The myth of “common ownership” only muddies the issue. Public parks are thought of as held in common (“the people’s property”), but that really means that the government owns them, the taxpayers pay the bill, and the public gets to use them according to the rules established and enforced by the government. Some have argued that the post office is another example of common ownership. That would mean that theoretically, each American owns about one-three-hundred-millionth of it, but show up at the counter and try to redeem your share and you might be surprised how fast the response can be.
From the remote but fascinating country of Mongolia comes an ownership story told to me by the country’s current president (as of 2014), Elbegdorj Tsakhia (known by his friends as “E. B.”). He earlier served as Prime Minister twice, and visited me in Michigan between those terms. I asked him during that visit what he was most proud of having accomplished as PM. He said, “I privatized Mongolia’s 25 million yaks.”
Yaks are large, furry cattle that wear their hair in bangs. For decades under communist rule, the poor creatures were owned by the government, which claimed they were “the people’s property.” Their total population hardly budged from the 1920s to the 1990s. E. B. decided that yaks were not a core function of government, so he worked up a formula whereby all of them would be sold to the individual herdsmen. Three years later he was Prime Minister the second time. I visited him in his office in the capital of Ulan Bator and asked him, “What’s the latest on the yaks?” Excitedly, he replied, “Remember when I told you we had 25 million for seven decades? Well, now we have 32 million!”
When it’s your yak, not “everybody’s” yak, wonderful things happen. You have a personal interest in the investment, in the capital value of the asset. You take care of the yak and make more yaks, which you then “share” with more and more people in an endless stream of peaceful, mutually beneficial trades of yak products.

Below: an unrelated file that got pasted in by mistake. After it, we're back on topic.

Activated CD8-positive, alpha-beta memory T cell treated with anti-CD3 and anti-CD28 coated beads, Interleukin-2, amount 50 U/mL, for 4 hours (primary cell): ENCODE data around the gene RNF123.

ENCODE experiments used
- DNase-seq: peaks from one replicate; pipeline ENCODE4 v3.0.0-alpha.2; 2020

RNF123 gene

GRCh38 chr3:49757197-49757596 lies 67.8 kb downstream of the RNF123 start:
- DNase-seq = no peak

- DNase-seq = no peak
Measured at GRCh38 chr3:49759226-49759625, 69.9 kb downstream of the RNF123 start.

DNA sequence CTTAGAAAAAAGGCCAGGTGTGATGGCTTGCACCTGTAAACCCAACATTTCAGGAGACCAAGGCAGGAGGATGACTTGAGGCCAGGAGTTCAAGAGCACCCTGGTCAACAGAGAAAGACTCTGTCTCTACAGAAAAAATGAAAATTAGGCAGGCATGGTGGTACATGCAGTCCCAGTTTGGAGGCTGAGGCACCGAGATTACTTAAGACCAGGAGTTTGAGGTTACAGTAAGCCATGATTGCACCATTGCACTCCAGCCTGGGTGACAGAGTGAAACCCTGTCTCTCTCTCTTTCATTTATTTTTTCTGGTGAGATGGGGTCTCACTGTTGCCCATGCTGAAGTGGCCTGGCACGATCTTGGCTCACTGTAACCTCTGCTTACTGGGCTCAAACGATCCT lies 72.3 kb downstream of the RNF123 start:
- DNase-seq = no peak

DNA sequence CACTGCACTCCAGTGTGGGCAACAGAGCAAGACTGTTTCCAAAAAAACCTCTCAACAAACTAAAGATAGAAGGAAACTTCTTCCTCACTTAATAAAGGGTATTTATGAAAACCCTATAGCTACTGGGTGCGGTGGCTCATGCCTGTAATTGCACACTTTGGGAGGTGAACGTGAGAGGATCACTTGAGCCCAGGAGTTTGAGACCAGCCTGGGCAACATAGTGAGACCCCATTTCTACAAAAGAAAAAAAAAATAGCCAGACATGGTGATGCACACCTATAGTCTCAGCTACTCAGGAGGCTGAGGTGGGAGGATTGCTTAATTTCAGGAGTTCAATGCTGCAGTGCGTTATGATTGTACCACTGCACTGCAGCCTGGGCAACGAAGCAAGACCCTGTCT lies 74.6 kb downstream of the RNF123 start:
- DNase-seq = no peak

Progressives yak a lot about sharing, but you can’t share it if you don’t produce it and take care of it in the first place. Private, personal ownership of material things we create and trade for is unsurpassed as a source of the wealth that Progressives want to share.
Moreover, we should ask ourselves, “Is it really ‘sharing’ if I have to do it at gunpoint?” I was always taught that sharing was an act of free will. When you give half your sandwich to a friend who forgot to pack his lunch, you’ve shared it. If he threatens to beat you up if you don’t give it to him, “sharing” is no longer the operative term.
So when it comes to this thing we call “ownership,” it’s either you or somebody else. Who should own your retirement savings—you or the government? Who should own your health-care dollars—you, the government, or some third-party payer you’d prefer to avoid? Who should decide where your child goes to school—you the parent or a handful of other parents different from you only by virtue of the fact that they work for the government? Who should decide what charitable activities you support—you or some congressman or bureaucrat who prefers the social welfare department over the Red Cross or your local church?
Those questions should not be answered solely on utilitarian grounds. In a free society, Person A might choose a better school or make a better investment than Person B—a fact that can’t be known for certain in advance. But in any event, that does not mystically grant Person B the right to make Person A’s choices for him. If freedom means anything, it means the right to make your own choices even if you make what others regard as mistakes. When someone argues that we cannot allow people more choices over their retirement, health care, or schools, we should demand they tell us, by what right do they make these decisions for us?